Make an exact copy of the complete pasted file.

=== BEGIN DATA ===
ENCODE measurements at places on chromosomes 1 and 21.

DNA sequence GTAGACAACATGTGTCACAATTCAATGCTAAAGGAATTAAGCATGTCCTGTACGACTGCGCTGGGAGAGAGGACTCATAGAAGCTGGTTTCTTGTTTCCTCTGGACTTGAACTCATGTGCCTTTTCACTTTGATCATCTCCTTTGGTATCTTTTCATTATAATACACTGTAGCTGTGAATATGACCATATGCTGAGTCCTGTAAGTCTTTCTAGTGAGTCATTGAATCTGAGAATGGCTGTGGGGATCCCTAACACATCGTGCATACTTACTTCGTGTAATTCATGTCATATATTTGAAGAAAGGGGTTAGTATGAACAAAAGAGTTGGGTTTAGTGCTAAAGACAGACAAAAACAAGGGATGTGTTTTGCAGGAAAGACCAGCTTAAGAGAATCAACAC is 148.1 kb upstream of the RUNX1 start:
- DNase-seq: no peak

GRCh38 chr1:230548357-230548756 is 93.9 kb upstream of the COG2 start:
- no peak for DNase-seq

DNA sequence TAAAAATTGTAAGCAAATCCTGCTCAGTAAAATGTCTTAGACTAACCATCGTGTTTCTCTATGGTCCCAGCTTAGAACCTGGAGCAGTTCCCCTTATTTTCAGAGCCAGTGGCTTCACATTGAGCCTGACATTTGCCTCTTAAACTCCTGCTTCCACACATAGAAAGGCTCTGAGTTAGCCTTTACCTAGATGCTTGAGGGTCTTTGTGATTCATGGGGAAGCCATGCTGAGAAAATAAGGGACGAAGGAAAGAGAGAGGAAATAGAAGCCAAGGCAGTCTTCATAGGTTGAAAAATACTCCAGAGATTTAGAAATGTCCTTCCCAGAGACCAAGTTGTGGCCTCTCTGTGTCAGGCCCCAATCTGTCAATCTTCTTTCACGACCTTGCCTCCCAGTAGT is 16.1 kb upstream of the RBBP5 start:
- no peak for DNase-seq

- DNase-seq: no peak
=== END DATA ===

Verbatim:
ENCODE measurements at places on chromosomes 1 and 21.

DNA sequence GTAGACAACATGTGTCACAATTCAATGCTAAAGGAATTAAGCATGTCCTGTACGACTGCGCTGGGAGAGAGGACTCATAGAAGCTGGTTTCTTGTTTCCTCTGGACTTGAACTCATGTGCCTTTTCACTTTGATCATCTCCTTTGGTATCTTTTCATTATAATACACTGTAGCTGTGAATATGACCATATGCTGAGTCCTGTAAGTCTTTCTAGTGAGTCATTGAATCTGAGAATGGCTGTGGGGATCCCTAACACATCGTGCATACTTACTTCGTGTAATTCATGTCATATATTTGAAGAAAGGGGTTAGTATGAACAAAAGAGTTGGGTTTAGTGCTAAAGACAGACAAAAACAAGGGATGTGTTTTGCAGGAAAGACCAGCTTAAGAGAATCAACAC is 148.1 kb upstream of the RUNX1 start:
- DNase-seq: no peak

GRCh38 chr1:230548357-230548756 is 93.9 kb upstream of the COG2 start:
- no peak for DNase-seq

DNA sequence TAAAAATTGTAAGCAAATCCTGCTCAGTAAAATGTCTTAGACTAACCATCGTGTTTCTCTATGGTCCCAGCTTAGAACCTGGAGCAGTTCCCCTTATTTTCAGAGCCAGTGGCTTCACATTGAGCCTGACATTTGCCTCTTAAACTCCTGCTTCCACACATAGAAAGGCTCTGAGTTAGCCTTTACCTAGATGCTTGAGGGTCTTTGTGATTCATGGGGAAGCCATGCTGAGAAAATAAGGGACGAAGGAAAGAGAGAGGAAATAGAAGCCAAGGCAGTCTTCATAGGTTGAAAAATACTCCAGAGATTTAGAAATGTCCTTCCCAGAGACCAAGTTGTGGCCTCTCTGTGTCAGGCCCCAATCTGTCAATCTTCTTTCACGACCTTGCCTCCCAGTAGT is 16.1 kb upstream of the RBBP5 start:
- no peak for DNase-seq

- DNase-seq: no peak